New development

So much of my work relates to new development.  I am shocked by how anti-development people are – almost as if its a default position.  Many reasons are given for being against new plans but I consider (cynically perhaps) that most are motivated by fears over how it will affect property value.

As a society, in considering where housing might be best-accommodated, we have a unique ‘one time only’ opportunity to look at the wider landscape and how it would best be incorporated into any new development.  Of course, this is specifically applicable to those sites that contain hedges, trees and other natural features. I am often surprised by the lack of effort to retain old field boundaries, for example.  These features have to be identified at the early stages of planning because once the alignment of infrastructure has been fixed, it’s really hard to change because it affects so many other planning issues.

Unfortunately, we must push out beyond what we might recognise as settlement boundaries in order to make adequate provision for future housing needs.  Having accepted that, we should make every effort to incorporate the existing landscape into new development.  The Local Planning Authority can do their part by identifying key features and protecting them either through making a TPO or through robust application of Policy.  Developers can do their part by appreciating the value that established landscape features bring to their development.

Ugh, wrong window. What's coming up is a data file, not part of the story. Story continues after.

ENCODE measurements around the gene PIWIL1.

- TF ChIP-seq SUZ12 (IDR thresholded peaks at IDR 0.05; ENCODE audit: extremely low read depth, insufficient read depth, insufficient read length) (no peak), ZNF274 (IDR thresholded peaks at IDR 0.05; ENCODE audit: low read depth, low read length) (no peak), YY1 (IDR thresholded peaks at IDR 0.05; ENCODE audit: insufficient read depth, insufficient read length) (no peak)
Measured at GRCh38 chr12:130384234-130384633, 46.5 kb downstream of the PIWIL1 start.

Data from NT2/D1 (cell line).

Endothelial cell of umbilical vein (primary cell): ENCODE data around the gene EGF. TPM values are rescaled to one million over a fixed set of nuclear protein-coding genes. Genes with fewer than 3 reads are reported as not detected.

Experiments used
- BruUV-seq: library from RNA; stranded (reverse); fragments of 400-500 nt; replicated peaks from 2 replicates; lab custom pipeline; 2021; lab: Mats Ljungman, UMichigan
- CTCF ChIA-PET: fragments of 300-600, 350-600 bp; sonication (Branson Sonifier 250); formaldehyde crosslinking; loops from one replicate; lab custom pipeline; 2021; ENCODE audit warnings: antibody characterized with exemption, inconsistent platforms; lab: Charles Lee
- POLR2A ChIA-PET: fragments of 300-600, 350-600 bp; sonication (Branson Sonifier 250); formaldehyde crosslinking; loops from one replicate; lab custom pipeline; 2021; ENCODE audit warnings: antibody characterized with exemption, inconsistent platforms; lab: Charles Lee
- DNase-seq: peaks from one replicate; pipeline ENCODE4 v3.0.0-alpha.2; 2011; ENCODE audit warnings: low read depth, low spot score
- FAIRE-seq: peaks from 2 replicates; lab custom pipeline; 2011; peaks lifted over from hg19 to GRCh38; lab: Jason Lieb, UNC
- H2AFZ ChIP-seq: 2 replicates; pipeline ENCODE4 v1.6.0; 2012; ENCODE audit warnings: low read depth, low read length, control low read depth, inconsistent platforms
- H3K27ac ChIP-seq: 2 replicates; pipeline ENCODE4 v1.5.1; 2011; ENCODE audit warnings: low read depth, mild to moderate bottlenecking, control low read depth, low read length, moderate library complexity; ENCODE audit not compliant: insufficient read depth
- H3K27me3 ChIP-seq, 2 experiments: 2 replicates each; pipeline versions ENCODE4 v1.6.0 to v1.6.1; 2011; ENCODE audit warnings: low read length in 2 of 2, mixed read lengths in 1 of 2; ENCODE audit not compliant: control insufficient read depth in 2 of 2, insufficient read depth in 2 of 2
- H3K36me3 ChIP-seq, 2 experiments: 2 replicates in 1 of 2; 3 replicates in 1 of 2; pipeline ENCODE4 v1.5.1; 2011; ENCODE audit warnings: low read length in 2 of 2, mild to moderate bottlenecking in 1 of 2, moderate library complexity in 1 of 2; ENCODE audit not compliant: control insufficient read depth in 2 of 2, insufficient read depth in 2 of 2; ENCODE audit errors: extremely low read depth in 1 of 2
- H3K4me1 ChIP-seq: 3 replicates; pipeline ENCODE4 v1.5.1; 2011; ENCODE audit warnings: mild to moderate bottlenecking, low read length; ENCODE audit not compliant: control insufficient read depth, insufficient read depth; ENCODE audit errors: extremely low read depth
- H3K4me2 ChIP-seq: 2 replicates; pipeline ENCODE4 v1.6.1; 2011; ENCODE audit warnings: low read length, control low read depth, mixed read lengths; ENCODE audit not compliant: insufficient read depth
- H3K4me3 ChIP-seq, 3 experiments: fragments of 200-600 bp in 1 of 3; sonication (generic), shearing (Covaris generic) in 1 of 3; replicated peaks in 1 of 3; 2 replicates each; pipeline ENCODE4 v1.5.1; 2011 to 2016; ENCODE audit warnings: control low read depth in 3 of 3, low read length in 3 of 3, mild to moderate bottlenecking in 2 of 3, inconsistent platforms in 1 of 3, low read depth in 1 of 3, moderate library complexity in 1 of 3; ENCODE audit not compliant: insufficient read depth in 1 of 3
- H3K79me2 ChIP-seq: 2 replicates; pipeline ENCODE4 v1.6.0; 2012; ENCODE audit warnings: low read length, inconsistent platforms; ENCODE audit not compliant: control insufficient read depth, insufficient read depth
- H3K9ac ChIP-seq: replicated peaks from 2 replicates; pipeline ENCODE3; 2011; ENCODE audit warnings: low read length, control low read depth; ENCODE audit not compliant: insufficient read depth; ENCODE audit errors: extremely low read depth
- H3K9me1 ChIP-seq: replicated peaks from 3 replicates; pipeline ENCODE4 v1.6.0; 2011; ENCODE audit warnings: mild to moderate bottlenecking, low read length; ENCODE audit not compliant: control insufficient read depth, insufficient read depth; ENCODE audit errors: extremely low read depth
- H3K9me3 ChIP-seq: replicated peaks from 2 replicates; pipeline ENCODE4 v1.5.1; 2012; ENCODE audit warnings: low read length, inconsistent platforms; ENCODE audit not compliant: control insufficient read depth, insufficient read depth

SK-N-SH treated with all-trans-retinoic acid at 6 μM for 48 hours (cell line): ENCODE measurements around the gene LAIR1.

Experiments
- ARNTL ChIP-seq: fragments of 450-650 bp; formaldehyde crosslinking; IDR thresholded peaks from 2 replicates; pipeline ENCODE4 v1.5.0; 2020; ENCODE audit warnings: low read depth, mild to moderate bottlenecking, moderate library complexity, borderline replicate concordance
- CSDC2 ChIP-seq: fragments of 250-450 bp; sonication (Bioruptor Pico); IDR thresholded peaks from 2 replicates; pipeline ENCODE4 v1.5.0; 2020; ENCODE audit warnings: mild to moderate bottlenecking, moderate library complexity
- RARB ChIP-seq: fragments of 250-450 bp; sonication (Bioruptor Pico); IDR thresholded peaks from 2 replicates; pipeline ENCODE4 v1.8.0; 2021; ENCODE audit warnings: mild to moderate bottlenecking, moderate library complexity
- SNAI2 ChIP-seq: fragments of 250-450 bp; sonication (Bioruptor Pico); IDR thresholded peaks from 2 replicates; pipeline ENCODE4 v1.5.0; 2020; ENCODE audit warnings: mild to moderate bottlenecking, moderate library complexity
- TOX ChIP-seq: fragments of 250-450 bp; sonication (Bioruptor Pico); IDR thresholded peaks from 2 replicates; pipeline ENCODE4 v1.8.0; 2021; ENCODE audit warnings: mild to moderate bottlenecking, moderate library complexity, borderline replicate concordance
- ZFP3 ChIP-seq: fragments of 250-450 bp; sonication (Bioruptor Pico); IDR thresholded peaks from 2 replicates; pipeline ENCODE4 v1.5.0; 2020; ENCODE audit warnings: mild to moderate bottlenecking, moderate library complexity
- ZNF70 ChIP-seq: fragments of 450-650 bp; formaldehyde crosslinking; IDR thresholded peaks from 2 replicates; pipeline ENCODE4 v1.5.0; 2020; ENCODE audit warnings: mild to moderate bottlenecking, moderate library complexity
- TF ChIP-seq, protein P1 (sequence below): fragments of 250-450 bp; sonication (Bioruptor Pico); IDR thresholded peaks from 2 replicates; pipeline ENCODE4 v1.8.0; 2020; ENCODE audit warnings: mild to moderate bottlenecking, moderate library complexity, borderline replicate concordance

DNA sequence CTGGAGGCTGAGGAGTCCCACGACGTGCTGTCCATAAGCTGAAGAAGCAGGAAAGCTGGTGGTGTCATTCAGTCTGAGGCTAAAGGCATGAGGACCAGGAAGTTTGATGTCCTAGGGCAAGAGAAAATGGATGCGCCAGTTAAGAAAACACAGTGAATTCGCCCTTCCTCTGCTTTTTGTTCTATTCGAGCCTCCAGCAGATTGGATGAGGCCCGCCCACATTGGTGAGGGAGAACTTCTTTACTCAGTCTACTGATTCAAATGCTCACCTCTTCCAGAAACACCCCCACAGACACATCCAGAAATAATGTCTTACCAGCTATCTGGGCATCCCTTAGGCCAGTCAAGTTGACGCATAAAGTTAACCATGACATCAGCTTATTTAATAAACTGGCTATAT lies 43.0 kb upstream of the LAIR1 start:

There is a balance to be found and it is inevitable that there is some collateral damage as land is so precious. The really important trees are easy to identify though and if we do that early on, we’re a good way towards finding the best compromise.

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